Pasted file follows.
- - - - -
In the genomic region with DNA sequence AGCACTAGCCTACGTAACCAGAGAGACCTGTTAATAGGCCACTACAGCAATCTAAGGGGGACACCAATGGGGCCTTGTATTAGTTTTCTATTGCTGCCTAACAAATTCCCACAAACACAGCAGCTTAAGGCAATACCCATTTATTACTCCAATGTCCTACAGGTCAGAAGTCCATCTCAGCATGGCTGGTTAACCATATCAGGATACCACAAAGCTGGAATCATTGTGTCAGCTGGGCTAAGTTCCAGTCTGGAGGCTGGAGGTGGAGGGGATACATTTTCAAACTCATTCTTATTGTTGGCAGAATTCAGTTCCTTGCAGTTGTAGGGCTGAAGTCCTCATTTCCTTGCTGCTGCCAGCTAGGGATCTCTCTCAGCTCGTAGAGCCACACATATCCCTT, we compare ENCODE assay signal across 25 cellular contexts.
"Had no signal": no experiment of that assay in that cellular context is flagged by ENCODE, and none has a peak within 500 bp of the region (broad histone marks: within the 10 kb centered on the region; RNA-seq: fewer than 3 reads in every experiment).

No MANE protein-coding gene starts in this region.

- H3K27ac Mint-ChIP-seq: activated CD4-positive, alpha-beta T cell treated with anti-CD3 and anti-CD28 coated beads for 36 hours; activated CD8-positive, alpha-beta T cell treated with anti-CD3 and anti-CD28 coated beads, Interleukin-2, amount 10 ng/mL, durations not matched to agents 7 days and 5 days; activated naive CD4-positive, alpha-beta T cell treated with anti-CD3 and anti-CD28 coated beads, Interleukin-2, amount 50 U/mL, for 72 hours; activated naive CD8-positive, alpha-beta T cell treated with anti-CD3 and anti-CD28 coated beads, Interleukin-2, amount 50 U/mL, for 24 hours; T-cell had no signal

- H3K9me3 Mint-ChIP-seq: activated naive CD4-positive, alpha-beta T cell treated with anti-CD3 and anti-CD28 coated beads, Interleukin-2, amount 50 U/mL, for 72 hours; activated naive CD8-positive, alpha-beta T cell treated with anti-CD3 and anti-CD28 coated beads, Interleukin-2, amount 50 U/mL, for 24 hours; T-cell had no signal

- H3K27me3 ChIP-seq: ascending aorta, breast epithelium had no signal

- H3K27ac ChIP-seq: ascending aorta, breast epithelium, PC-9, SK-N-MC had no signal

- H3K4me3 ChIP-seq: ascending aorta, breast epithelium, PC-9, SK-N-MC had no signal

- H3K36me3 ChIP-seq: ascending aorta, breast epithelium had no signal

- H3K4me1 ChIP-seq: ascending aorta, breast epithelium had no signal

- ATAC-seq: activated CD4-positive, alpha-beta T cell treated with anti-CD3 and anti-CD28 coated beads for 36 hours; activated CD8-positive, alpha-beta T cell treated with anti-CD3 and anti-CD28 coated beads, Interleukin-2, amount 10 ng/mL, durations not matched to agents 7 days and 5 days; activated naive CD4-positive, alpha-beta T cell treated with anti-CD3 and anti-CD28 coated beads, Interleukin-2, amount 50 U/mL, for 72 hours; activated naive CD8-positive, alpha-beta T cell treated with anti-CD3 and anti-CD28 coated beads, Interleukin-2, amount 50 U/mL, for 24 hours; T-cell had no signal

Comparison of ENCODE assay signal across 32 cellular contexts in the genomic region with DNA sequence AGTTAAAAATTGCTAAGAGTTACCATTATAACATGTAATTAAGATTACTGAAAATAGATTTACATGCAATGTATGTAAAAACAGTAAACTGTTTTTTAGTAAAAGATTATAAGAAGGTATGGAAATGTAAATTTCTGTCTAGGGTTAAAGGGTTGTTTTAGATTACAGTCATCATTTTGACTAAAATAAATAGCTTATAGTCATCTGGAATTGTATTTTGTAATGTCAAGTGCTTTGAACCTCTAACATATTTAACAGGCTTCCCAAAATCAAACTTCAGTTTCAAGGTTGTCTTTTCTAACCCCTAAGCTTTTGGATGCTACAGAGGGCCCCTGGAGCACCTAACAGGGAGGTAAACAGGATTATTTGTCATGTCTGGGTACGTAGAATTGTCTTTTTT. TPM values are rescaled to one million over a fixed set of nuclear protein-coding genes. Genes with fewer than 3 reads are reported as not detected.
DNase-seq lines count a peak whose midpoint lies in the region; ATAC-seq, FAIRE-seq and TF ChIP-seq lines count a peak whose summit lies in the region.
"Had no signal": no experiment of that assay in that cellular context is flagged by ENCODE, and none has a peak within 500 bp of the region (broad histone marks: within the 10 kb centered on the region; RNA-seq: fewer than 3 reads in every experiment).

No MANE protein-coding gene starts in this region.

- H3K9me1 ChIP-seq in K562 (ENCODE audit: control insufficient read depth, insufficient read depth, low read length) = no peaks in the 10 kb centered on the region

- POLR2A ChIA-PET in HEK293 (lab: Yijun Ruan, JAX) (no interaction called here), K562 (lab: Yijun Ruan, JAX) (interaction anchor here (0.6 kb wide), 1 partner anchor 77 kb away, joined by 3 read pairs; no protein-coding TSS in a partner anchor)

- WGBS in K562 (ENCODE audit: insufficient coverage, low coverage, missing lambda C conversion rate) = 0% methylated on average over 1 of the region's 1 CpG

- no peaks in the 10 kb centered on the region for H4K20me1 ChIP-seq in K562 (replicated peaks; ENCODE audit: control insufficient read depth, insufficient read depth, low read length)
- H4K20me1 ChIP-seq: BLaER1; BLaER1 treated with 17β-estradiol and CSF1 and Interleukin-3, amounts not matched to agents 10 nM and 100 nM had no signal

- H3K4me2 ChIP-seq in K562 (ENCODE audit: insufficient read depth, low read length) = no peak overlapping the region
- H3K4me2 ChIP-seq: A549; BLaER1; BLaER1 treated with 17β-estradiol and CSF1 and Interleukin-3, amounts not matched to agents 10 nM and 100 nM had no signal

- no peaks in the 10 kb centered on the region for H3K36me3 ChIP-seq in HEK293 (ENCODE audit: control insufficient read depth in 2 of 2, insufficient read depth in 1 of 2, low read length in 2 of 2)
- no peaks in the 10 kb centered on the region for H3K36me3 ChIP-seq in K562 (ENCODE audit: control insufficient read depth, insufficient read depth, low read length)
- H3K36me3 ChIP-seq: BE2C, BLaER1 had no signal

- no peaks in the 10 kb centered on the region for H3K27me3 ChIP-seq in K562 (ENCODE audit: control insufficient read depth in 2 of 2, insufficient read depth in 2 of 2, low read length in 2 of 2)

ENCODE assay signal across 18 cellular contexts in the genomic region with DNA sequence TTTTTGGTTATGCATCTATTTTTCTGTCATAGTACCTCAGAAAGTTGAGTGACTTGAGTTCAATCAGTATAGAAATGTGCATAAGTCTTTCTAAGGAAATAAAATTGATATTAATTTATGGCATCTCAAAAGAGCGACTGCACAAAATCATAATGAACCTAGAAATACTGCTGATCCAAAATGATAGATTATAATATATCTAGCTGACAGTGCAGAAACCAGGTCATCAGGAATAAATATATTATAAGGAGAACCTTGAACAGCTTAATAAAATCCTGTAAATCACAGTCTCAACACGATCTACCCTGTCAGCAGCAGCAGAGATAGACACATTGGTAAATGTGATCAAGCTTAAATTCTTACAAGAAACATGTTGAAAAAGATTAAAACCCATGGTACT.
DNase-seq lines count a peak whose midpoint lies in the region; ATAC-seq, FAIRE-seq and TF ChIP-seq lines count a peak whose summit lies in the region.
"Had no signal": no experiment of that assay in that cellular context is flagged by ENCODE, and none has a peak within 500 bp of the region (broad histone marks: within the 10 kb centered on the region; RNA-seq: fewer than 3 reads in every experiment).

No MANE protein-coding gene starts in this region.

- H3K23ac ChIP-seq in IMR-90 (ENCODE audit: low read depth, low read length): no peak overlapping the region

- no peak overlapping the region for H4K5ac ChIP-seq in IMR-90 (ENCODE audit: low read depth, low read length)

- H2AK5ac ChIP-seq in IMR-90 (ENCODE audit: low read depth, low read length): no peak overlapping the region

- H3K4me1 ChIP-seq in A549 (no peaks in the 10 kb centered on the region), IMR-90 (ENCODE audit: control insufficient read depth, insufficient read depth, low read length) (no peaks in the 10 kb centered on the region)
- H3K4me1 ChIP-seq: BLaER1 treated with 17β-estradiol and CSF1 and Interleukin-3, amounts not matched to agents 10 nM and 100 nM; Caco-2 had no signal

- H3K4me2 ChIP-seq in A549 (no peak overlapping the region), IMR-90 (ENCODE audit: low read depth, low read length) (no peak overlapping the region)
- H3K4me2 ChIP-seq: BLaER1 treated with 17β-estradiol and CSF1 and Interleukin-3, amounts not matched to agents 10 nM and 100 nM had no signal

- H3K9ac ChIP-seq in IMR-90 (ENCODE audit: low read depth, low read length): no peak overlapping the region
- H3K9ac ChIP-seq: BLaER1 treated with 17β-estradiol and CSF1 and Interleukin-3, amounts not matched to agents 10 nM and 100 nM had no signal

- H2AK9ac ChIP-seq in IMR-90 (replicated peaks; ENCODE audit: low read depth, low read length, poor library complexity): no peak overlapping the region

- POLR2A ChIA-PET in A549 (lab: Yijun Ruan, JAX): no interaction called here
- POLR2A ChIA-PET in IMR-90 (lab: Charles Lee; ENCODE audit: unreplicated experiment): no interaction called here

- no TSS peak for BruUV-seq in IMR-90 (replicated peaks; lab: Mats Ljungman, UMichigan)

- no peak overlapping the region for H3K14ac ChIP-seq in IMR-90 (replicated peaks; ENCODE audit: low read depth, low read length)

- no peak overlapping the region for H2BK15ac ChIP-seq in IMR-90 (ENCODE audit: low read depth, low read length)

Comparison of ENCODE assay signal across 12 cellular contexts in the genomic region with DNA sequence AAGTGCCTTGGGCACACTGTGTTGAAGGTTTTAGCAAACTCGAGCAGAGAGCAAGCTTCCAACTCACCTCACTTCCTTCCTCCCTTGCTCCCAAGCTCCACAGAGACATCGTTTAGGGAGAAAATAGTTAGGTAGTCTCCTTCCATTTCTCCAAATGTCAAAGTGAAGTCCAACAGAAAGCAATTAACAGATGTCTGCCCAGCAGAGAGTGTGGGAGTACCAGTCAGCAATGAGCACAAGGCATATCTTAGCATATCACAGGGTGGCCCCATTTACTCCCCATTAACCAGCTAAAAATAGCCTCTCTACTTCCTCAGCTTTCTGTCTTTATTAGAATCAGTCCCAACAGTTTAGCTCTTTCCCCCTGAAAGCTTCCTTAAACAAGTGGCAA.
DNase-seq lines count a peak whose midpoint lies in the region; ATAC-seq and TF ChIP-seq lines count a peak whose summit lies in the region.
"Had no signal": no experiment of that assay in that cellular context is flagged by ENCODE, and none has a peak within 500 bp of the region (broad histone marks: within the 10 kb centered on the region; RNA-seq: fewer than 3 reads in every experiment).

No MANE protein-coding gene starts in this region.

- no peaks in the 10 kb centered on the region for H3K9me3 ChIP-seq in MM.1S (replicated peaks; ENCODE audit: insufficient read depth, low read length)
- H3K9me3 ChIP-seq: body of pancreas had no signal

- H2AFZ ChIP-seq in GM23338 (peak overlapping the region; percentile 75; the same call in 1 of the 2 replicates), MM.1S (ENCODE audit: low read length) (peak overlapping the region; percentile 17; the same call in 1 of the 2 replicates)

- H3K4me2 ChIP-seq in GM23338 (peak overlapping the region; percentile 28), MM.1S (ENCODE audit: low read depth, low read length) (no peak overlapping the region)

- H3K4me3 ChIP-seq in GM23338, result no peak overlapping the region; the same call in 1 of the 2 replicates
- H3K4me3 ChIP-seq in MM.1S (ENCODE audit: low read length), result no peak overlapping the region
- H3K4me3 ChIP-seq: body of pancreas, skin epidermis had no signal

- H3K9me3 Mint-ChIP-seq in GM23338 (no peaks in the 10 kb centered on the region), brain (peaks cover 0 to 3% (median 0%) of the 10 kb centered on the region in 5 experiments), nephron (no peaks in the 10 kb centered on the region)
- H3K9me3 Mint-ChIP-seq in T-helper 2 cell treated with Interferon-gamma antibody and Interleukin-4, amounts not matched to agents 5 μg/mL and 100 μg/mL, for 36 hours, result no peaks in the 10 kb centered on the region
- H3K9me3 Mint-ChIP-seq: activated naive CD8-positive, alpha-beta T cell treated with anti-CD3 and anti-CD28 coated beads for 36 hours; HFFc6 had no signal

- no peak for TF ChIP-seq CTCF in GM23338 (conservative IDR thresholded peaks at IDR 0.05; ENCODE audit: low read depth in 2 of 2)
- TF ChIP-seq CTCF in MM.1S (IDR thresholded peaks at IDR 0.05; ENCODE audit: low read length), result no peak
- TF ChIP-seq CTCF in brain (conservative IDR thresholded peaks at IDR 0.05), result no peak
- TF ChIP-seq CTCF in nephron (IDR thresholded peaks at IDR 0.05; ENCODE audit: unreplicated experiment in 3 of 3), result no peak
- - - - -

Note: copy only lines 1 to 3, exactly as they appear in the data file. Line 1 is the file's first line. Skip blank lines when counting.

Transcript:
In the genomic region with DNA sequence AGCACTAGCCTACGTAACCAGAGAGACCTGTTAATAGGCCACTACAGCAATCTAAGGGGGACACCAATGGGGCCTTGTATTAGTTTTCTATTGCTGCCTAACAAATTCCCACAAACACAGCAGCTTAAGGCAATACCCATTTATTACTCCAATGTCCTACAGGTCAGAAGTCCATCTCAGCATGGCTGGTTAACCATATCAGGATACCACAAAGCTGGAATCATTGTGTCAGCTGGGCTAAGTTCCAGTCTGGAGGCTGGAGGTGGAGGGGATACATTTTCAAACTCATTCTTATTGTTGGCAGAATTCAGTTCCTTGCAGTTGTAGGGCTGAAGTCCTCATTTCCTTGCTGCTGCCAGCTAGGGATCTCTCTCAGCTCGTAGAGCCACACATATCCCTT, we compare ENCODE assay signal across 25 cellular contexts.
"Had no signal": no experiment of that assay in that cellular context is flagged by ENCODE, and none has a peak within 500 bp of the region (broad histone marks: within the 10 kb centered on the region; RNA-seq: fewer than 3 reads in every experiment).

No MANE protein-coding gene starts in this region.